Data from previous epidemiological studies have documented the role of sociodemographic factors in tobacco use behaviour10,11. This study assessed the influence that they have on the individual’s tobacco use behaviour. The findings would be useful in directing various campaigns and programmes against tobacco usage to the most vulnerable groups. The use of a standard questionnaire facilitated worthy comparisons. Smoking tobacco use was found to be 7.7%, which is less than the national average of 10.7%, while smokeless tobacco use accounted for 5%, which was considerably less than the national average of 21.5%2.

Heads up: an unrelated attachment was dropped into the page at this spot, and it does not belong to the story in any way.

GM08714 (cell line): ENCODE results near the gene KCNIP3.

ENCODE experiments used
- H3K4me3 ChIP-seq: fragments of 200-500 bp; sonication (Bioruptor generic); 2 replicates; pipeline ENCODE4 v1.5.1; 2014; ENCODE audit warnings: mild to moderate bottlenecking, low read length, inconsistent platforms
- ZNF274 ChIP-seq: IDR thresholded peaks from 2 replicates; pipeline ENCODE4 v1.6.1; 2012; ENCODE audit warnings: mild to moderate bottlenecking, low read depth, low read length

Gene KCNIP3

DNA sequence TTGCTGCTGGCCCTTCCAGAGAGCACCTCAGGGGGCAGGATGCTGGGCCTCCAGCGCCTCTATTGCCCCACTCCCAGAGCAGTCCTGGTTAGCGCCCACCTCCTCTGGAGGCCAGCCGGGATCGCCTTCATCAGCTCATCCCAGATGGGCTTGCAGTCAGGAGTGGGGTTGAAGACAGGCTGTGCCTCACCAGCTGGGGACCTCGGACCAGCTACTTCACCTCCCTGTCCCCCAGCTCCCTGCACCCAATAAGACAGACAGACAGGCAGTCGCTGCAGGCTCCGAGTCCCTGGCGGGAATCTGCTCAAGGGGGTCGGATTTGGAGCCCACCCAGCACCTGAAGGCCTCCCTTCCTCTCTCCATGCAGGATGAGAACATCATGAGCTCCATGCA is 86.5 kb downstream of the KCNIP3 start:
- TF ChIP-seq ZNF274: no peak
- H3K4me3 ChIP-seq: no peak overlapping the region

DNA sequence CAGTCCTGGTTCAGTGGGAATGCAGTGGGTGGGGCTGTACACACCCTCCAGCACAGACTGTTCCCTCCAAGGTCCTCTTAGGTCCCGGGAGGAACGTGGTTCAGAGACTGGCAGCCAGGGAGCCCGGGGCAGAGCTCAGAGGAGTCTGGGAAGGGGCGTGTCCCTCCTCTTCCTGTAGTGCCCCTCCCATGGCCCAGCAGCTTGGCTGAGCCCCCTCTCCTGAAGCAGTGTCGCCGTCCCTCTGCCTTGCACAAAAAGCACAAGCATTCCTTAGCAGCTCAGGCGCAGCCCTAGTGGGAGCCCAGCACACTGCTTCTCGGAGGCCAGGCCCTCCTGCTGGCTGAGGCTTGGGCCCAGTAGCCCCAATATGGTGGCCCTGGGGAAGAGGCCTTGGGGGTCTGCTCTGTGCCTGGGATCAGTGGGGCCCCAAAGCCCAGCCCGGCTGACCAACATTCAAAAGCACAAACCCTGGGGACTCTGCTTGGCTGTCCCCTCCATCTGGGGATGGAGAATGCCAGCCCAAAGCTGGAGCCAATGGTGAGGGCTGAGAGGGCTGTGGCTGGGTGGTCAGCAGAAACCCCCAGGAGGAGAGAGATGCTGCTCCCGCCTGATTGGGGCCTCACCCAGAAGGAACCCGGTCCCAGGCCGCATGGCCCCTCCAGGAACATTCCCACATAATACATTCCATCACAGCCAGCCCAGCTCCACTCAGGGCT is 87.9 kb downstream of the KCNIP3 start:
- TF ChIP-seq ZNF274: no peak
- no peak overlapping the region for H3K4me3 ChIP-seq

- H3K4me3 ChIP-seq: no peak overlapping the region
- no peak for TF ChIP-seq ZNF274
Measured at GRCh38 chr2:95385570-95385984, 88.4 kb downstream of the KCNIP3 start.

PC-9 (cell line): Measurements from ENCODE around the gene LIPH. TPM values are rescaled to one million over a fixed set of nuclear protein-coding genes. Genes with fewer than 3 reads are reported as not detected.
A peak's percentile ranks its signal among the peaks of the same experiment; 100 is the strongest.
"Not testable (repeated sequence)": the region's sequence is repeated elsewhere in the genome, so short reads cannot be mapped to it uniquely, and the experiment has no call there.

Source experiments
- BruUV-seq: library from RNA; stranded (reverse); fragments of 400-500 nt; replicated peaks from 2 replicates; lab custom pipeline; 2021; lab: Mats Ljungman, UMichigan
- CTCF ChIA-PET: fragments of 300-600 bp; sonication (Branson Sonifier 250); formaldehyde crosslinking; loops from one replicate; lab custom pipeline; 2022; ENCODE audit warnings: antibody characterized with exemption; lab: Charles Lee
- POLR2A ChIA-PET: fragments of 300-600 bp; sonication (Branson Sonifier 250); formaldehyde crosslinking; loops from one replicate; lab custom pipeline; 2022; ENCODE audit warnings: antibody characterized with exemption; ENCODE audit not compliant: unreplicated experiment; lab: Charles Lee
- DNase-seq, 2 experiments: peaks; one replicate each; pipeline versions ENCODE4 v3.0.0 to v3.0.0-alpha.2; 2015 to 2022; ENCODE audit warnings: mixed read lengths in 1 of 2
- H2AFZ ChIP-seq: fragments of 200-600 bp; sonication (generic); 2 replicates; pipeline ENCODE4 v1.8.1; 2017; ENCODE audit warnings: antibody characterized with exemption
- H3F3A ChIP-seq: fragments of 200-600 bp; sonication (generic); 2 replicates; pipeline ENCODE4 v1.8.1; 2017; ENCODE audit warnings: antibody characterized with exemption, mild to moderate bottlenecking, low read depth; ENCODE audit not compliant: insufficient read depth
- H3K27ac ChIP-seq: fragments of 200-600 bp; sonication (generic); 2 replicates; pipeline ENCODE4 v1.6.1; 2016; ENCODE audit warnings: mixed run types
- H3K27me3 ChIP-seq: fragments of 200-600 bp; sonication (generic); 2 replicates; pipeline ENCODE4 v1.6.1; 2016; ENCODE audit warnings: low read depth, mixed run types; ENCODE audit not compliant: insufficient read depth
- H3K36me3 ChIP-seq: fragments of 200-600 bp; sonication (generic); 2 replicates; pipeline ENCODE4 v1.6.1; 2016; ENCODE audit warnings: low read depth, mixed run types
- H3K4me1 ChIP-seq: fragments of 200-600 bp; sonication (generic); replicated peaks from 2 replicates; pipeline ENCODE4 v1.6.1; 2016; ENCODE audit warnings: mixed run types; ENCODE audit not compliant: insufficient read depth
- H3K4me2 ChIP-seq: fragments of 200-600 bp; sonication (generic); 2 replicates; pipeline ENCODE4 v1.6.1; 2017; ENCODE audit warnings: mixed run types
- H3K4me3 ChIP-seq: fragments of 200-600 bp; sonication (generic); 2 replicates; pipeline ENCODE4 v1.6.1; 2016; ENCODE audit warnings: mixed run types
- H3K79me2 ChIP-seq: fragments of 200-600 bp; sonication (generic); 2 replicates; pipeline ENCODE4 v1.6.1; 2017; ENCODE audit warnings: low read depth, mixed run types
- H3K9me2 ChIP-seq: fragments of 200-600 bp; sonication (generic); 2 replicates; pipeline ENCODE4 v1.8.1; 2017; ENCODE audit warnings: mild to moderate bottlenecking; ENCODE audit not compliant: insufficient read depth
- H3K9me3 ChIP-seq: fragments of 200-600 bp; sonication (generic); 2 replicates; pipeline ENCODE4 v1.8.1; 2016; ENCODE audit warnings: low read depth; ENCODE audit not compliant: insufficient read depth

The state of Kerala has the highest literacy rate in India. It is generally agreed that the fewer the years of education, the more likely a person is a smoker. This study observes that poor education has significant association with tobacco use behaviour, age of tobacco use initiation, awareness regarding secondhand smoke, and knowledge of the detrimental health effects of tobacco. These findings are in tune with other representative sample and national surveys10,12-14. A study done in rural Gujarat observed that people with elementary and high school education levels consumed more tobacco compared to individuals with no formal education or college degree15. However, in the present study, education level was dichotomized, which meant all individuals above elementary (primary) education were considered as a single entity. Similar findings were also noted with betel quid with tobacco. ‘Supari’, as it is referred to in local parlance, was also found to have an educational differentiation in its usage16.